Like most older couples, Elsa and Hans Gabathuler* knew that someday their partner could have health problems. And suddenly “someday” arrived. Eighty-year-old Hans slipped on an icy sidewalk and hit his head, causing him to lose his capacity for decision-making. At that moment, 72-year-old Elsa was glad that she and her husband had thought ahead. They had each drawn up an advance care directive. Elsa had named her best friend as her care representative; Hans had named his son Robert as his. Without these advance care directives, the family’s power of decision on investing and managing their considerable assets would’ve been extremely limited.

It pays to start planning early

Elsa and Hans’ assets amount to around 10 million Swiss francs, including 5 million Swiss francs in securities at UBS. Their home is worth 2 million Swiss francs, and they own an additional 3 million Swiss francs in company shares. Hans has two children from his first marriage, Madeleine (50) and Robert (45). Elsa has no children. That was a problem, as Elsa sometimes had a rather strained relationship with her stepchildren. She secretly feared that the one-sided inheritance for Madeleine and Robert was to her disadvantage. The fact that her stepson worked in the finance industry and was well-informed about finances didn't make it easier for her. But their father fully trusted his children. At the same time, Hans wanted to make sure his wife’s future was also secure. Elsa clearly recalled how her husband and his son went to the bank after an earlier medical concern to seek advice. They all knew then that it was imperative to manage the estate and to prepare for a potential loss of decision-making capacity through advance care directives.

“Losing your decision-making capacity can happen slowly or suddenly. So, it's especially important for wealthy clients to plan succession and create advance care directives, and they should do so as early as possible,” says UBS succession specialist Peter Brändli. It’s important to know that couples can appoint different people as their care representatives, and they don’t need to be relatives. Advance care directives are also tailored to clients’ needs. That's why Elsa and Hans’ directives were drafted in separate meetings at the bank. To protect Elsa, the couple also drafted an inheritance contract granting her most-favored status. This contract remained valid after Hans lost his decision-making capacity. The inheritance contract is beneficial in case of Hans’ death, and the advance care directive assists in the current situation where he's lost his decision-making capacity. “Those who don't plan in advance are painfully limited in their legal capacity within the family,” says UBS succession specialist Peter Brändli.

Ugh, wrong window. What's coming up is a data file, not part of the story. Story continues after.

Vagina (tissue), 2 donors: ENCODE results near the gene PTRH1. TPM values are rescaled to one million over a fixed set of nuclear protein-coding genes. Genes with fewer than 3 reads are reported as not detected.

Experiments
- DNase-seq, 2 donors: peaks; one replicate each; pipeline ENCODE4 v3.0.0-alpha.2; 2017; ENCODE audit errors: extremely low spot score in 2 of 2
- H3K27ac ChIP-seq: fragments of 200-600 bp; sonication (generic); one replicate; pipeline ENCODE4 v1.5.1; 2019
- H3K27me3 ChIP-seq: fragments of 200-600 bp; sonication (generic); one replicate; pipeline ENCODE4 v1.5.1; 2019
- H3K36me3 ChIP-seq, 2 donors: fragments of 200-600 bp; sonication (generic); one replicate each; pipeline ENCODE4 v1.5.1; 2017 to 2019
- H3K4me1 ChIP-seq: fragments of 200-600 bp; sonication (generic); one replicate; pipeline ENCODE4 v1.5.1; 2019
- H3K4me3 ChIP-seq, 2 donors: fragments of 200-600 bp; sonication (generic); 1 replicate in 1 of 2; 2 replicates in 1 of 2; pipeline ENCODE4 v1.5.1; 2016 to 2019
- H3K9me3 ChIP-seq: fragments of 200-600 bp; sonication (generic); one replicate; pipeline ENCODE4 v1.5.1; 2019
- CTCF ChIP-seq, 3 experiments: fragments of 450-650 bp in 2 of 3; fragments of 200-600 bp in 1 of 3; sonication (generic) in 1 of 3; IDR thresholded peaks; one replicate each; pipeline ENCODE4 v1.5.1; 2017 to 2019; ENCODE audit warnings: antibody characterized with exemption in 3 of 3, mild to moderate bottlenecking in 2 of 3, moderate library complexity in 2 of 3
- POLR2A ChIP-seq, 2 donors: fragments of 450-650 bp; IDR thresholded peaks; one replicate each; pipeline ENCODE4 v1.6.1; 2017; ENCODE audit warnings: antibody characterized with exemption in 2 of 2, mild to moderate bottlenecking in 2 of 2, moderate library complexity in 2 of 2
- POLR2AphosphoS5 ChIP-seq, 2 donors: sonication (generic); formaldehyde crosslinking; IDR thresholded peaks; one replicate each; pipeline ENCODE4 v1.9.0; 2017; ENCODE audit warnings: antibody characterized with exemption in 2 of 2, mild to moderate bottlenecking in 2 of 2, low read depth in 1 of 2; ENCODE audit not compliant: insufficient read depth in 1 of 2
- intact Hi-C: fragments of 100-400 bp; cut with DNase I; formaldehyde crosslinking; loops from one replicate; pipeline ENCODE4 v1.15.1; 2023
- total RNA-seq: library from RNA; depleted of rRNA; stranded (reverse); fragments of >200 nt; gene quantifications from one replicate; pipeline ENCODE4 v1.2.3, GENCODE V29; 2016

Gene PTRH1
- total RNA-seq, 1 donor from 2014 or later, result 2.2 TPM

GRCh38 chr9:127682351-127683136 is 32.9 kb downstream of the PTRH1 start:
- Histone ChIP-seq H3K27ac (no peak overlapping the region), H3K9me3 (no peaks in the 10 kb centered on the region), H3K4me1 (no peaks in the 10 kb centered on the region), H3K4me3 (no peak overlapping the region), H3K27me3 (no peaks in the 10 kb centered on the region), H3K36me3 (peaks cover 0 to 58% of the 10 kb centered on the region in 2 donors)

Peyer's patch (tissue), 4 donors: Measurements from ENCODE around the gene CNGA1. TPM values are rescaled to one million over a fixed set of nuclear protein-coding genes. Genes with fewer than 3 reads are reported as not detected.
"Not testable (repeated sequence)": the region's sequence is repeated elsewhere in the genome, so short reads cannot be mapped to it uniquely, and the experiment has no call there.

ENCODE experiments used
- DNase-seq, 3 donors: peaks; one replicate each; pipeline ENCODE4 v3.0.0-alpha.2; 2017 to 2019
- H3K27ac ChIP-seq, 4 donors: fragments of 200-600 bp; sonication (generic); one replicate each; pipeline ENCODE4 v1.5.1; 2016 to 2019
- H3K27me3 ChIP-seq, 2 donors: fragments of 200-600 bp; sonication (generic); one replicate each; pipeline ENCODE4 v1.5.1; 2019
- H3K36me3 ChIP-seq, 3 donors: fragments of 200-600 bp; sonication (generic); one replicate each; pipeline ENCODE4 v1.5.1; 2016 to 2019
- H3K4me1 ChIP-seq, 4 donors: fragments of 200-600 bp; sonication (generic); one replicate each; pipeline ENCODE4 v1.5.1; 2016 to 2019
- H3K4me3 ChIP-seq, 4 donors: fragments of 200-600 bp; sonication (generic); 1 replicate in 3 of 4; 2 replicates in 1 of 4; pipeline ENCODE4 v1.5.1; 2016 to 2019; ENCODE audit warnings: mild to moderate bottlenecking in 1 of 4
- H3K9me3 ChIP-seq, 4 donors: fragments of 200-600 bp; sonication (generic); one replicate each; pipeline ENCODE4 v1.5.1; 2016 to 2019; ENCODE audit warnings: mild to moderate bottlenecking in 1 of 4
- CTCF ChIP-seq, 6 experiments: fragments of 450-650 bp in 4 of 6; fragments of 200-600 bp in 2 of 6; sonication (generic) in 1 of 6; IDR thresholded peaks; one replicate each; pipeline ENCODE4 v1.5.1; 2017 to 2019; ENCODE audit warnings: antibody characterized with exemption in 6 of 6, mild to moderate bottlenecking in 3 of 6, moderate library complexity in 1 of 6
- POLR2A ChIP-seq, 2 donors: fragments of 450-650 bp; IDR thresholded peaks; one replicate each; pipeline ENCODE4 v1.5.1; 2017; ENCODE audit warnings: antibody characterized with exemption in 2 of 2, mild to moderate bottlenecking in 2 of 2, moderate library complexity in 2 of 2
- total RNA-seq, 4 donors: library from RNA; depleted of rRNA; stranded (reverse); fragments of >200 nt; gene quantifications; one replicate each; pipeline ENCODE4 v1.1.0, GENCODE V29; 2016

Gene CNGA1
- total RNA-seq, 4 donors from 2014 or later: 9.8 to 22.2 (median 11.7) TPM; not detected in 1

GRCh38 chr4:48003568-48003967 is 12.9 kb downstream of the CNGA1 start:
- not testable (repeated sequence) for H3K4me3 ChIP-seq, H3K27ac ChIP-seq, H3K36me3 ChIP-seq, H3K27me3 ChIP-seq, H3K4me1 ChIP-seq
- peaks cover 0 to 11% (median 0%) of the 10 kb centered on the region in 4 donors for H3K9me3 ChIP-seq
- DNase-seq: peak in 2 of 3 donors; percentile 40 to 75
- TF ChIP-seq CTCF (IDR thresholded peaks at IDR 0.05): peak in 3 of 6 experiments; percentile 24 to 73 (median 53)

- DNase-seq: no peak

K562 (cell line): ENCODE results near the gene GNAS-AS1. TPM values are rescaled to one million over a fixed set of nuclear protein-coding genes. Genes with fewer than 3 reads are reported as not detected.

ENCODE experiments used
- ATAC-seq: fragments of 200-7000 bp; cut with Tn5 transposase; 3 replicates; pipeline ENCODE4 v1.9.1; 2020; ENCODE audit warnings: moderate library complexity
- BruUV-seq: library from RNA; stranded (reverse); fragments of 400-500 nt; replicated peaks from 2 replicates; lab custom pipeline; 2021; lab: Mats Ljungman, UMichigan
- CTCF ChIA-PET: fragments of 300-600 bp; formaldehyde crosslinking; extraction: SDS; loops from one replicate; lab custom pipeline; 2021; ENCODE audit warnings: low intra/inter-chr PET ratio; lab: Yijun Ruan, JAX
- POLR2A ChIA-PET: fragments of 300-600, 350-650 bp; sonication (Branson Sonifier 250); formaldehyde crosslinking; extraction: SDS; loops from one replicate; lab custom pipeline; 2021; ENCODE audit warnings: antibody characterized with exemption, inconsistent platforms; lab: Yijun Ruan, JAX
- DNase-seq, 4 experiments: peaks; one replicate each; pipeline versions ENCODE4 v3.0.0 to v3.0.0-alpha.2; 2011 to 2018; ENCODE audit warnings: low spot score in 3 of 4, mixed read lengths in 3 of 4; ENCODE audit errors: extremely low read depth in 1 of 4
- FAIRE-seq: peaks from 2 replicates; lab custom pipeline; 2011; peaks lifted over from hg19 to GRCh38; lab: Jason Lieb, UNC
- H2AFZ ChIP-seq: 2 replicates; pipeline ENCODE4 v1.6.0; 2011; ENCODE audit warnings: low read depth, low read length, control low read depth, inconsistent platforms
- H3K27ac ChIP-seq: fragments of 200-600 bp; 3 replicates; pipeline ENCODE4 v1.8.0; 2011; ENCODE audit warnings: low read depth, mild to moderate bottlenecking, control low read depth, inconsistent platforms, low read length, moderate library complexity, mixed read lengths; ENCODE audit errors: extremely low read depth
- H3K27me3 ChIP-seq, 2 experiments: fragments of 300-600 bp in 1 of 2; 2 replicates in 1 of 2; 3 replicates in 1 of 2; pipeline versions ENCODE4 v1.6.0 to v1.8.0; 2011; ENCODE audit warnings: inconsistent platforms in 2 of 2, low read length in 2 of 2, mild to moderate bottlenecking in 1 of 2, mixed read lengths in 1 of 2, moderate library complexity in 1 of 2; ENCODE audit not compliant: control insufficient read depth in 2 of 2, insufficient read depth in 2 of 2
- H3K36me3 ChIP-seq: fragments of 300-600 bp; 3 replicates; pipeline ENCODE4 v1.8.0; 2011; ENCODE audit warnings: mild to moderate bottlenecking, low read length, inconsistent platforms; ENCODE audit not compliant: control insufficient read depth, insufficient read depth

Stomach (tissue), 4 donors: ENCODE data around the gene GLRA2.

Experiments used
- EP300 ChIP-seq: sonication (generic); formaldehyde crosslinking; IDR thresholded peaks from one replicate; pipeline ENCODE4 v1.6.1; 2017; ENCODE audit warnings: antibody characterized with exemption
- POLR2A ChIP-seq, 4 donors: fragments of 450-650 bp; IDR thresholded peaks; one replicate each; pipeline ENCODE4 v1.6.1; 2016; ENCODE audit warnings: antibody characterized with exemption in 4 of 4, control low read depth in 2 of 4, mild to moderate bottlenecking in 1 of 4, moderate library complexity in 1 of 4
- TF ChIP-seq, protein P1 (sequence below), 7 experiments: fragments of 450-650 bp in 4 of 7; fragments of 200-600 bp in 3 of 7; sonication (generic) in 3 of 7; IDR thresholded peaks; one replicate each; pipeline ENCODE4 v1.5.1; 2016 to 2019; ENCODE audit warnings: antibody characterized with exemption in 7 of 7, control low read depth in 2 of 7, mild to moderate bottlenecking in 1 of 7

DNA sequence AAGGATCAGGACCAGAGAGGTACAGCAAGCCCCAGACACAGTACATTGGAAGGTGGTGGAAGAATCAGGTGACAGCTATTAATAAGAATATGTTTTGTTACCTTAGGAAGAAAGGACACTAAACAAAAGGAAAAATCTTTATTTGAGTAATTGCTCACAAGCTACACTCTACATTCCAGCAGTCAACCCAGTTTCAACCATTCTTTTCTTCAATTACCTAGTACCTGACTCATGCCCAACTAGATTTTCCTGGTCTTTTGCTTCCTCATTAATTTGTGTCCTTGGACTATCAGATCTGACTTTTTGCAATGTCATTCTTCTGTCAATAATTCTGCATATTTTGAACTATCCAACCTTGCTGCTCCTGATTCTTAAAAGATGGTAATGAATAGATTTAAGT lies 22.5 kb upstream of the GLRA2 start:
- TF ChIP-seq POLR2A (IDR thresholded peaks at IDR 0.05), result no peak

Free of financial worries

Even if routine business can be managed without an advance care directive, it’s worth it for spouses to select care representatives early on. That way, the preferred decision makers can be defined and the couple can determine their portfolio’s strategy themselves. Couples should also check whether a main care representative makes more sense than having several, as a way to avoid potential disagreements.

Despite familial challenges, the Gabathulers and their UBS client adviser planned well for the future. It worked out well that Hans introduced Robert to the UBS client adviser after that initial medical concern. Hans was able to communicate his investment philosophy at the time to his son. The care representative was already familiar with the family’s asset situation and so, after Hans lost his decision-making capacity, he was able to ensure continuity.

Elsa was also satisfied. She was able to enjoy the rest of her life without financial worries, with her financial circumstances managed. Her stepson managed the capital as his father intended and due to her most-favored status in the inheritance contract, she had financial security in case of Hans’ premature death. Additionally, because enough assets were set aside, Elsa was able to pay for her husband to be cared for in their own home.

Safety checklist

Who should take over in the event decision-making capacity is lost?

  • You need to feel a great deal of trust in persons who ultimately will be acting on your legal behalf. This is why it is so important that topics be talked over with your immediate family as well as the various difficult aspects that will need to be settled.
  • An advance care directive allows you to stipulate who can make decisions, such as how assets should be managed or when entering into or terminating contracts, in case you lose your decision-making capacity.
  • The goal is authorize individuals who are able and willing to carry out your orders.
  • Ideally, individuals will be authorized as replacements to step in if one of the intended representatives cannot or will not take on the assignment.
  • Additionally, possible expectations that have been disappointed in the wake of the discussions will need to be managed.

UBS Family Banking

UBS Family Banking believes two central features are key to the sensitive topic of “Inheritance and Bequeathing".

Fair distribution of family assets

  • Developing a common understanding of personal wishes and needs while thinking of the next generation.
  • Setting up a financial plan and getting an overview of assets.
  • Developing and regularly reviewing the succession solution.

Preserve family value across generations

  • Developing your own approach to investing.
  • Discussing and selecting a suitable investment strategy.
  • Including the next generation in the investment process.

This article was written by NZZ Content Solutions on behalf of UBS.